Serverless

2022/09/09

At work, our main product is a web application. Its primary function is receiving health data from hospital systems (and GP systems, and anyone else that has health data) and making it available to patients. I’ve been heavily involved in the infrastructure side of things; including migration to public cloud infrastructure.

Our infrastructure is complicated. We use SQL databases, Redis, Cloud storage buckets, and messaging systems as stateful components. We use kubernetes to run our application(s). Even though all of these are managed to some extent by the hosting provider, a lot of the detail is still left up to us; for example provisioning groups and users, scheduling upgrades, handling deprecation of APIs. Also our customers frequently ask things like ‘where is your data hosted’ and ‘which standards for data security do you conform to’. These are reasonable questions.

It gets even more complicated when you have to also consider CI pipelines, and security at every step of the supply chain from developer machine, to production data, to support staff, and even more complicated when you start trying to build out business intelligence.

I’ve often found myself asking if things could be simpler. One way things could be simpler is just use one big server. This is really alluring, right up to the point where either your one big server explodes, or can’t get any bigger. It can also mask scaling problems in your code, for example the classic N+1 query problem isn’t really a problem if your application and database are on the same server, but it is almost certainly a problem the moment that any latency is introduced by e.g. a network hop. One big server is probably still fine in a lot of cases though.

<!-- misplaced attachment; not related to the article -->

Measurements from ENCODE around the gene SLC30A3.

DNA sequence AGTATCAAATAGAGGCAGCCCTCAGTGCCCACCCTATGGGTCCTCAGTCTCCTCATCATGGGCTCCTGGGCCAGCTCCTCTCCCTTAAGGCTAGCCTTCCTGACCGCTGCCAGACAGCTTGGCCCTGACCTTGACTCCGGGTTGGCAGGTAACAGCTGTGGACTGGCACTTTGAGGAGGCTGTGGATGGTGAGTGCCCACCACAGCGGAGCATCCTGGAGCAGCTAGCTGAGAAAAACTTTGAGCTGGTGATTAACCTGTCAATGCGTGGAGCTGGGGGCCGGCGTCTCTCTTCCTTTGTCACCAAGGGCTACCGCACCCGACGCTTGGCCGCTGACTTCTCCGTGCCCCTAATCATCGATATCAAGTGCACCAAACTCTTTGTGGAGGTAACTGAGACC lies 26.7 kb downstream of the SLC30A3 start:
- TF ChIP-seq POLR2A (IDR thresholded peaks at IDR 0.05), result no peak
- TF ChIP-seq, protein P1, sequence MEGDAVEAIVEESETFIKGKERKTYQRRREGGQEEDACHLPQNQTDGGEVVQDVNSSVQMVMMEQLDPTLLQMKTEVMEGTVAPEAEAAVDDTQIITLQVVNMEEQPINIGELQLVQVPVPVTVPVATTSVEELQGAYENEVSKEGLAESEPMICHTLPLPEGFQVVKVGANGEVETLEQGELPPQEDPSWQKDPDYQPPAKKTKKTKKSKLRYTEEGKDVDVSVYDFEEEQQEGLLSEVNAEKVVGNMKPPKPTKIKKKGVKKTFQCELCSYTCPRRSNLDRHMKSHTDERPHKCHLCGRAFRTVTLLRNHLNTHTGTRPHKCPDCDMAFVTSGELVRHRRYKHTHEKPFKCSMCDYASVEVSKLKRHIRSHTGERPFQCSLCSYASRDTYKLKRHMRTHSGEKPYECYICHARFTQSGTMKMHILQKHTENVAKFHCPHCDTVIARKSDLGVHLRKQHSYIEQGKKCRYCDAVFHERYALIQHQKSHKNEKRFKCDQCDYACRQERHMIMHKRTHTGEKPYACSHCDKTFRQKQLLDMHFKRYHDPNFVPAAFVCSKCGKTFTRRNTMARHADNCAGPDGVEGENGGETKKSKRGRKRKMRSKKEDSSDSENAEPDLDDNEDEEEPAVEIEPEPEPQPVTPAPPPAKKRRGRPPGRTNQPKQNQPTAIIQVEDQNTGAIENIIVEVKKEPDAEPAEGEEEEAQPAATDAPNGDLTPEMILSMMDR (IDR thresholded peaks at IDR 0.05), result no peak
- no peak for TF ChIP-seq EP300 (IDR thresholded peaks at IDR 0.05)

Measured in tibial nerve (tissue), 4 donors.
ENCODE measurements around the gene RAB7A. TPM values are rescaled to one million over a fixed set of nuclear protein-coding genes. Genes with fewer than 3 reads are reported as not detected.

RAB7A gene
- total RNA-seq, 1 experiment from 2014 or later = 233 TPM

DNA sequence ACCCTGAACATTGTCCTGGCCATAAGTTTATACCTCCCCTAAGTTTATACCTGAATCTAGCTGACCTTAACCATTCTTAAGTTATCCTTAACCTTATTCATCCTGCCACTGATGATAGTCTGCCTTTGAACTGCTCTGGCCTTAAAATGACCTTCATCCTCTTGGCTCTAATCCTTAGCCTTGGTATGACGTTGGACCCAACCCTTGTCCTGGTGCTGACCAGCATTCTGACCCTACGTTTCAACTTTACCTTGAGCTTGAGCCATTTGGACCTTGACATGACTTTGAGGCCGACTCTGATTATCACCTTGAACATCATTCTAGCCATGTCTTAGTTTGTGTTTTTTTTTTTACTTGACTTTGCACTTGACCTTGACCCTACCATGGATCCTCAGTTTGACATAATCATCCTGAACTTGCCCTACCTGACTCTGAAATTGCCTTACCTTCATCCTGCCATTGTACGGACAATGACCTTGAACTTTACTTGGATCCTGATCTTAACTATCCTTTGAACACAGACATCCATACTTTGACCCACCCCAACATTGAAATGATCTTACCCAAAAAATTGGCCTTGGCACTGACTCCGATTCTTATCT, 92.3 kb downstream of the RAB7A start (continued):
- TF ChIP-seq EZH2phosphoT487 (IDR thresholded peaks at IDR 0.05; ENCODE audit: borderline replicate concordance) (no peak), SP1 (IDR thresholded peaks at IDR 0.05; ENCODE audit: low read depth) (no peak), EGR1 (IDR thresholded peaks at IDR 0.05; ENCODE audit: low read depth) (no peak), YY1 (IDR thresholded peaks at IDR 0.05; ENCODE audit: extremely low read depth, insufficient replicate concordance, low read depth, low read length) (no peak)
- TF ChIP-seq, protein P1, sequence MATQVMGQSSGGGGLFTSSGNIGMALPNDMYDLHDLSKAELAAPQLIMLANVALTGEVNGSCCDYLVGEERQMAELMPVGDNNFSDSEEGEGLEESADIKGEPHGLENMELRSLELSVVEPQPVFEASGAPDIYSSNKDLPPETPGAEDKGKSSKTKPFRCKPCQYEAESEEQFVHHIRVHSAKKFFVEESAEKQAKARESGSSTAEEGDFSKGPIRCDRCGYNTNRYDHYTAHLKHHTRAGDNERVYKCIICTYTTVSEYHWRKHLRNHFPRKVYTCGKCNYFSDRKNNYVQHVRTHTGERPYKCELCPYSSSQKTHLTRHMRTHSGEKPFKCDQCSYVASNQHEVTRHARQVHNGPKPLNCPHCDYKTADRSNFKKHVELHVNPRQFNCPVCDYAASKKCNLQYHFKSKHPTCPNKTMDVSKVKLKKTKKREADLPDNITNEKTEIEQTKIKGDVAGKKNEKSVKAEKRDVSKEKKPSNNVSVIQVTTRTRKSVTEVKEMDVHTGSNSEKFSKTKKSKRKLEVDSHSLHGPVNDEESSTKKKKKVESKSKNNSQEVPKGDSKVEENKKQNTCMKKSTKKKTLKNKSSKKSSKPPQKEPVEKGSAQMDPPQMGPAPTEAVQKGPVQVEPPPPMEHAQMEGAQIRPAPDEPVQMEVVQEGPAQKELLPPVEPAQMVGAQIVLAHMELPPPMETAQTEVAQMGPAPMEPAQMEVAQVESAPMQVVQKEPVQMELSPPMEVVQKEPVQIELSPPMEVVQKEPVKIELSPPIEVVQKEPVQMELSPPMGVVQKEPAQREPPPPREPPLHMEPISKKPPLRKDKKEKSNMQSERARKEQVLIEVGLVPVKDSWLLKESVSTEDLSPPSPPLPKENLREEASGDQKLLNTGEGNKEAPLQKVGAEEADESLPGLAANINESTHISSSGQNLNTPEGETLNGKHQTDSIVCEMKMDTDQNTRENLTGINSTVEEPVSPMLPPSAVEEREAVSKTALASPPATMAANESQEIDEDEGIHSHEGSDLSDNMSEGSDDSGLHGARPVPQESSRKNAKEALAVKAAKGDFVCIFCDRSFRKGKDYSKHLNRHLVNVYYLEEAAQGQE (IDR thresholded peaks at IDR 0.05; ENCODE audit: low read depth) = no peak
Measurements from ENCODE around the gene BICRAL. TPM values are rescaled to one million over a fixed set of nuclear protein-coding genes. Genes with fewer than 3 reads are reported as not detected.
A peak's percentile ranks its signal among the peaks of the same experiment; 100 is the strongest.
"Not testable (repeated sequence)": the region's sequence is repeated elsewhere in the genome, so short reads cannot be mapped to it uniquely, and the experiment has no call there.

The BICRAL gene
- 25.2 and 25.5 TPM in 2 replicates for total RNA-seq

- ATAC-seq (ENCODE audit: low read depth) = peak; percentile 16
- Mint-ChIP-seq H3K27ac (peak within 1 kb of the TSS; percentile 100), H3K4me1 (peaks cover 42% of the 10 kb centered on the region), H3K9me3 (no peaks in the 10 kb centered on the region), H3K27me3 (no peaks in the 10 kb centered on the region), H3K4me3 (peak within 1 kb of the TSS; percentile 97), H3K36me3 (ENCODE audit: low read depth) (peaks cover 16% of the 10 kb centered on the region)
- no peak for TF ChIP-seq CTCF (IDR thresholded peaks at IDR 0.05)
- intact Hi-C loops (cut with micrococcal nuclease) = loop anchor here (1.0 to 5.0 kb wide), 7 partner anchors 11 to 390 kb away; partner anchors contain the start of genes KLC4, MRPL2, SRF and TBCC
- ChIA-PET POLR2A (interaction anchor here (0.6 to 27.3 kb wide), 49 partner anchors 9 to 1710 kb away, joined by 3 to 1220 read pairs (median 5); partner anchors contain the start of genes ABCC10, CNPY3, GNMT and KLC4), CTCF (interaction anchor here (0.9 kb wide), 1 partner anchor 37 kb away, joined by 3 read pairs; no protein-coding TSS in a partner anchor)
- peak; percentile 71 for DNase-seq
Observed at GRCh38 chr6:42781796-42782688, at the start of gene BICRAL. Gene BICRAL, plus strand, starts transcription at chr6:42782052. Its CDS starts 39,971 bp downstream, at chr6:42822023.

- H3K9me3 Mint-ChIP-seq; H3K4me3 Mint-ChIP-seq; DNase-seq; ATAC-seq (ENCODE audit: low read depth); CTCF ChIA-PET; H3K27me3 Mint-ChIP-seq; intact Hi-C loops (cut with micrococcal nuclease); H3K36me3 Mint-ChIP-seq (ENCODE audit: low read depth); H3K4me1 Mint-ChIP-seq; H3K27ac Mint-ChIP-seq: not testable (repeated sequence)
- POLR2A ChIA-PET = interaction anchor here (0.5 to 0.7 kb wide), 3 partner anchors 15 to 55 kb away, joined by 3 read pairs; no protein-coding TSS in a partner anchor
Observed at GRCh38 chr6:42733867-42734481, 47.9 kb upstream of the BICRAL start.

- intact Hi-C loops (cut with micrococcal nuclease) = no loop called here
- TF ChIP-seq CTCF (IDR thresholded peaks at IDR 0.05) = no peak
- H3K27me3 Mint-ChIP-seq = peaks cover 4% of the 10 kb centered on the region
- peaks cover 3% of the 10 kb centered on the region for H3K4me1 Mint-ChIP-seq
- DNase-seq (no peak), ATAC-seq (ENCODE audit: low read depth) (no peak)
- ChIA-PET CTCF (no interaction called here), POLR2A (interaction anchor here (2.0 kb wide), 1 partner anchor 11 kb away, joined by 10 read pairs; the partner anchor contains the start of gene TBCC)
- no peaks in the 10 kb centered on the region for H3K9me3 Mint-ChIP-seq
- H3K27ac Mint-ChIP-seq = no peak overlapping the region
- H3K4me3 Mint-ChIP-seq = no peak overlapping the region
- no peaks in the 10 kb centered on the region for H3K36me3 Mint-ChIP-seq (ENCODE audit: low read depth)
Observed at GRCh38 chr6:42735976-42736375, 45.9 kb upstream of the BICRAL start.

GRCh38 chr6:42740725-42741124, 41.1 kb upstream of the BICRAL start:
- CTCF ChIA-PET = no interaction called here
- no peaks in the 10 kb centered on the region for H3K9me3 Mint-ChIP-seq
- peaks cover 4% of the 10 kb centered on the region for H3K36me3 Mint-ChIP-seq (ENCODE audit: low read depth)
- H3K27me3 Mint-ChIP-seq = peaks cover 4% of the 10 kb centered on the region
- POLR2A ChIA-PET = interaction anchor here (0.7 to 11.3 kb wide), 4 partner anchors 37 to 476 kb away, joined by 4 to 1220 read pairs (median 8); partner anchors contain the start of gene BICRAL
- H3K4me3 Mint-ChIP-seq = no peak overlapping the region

Another way things could be simpler is to let platforms handle more of the infrastructure and scaling concern for you. I’ve been experimenting with Darklang which aims to provide everything you need to write web applications (like ours), all hosted and managed right from the code editor to ‘production’, so you can spend nearly zero time thinking about, and working on, infrastructure. There are some pretty big tradeoffs at the moment, for example: the platform revolves around an entirely new language, so there are very few libraries. There is no separation of ‘staging’ and ‘production’, code in a canvas is live immediately, which would require a pretty significant change in approach for code review and testing. Code is not portable, there is only one darklang environment right now, so if that goes away for any reason, you have to rewrite.

Infrastructure for a company that doesn’t sell infrastructure is purely a ‘cost centre’ i.e. something that’s necessary for the company to function, but isn’t a direct money-maker. We’re not selling infrastructure, we’re selling a product built on that infrastructure. I hope that something like darklang becomes mature and useful in future; and software developers can cut out a big chunk of time spent worrying about infrastructure.

Maybe I could even spend that time skating instead.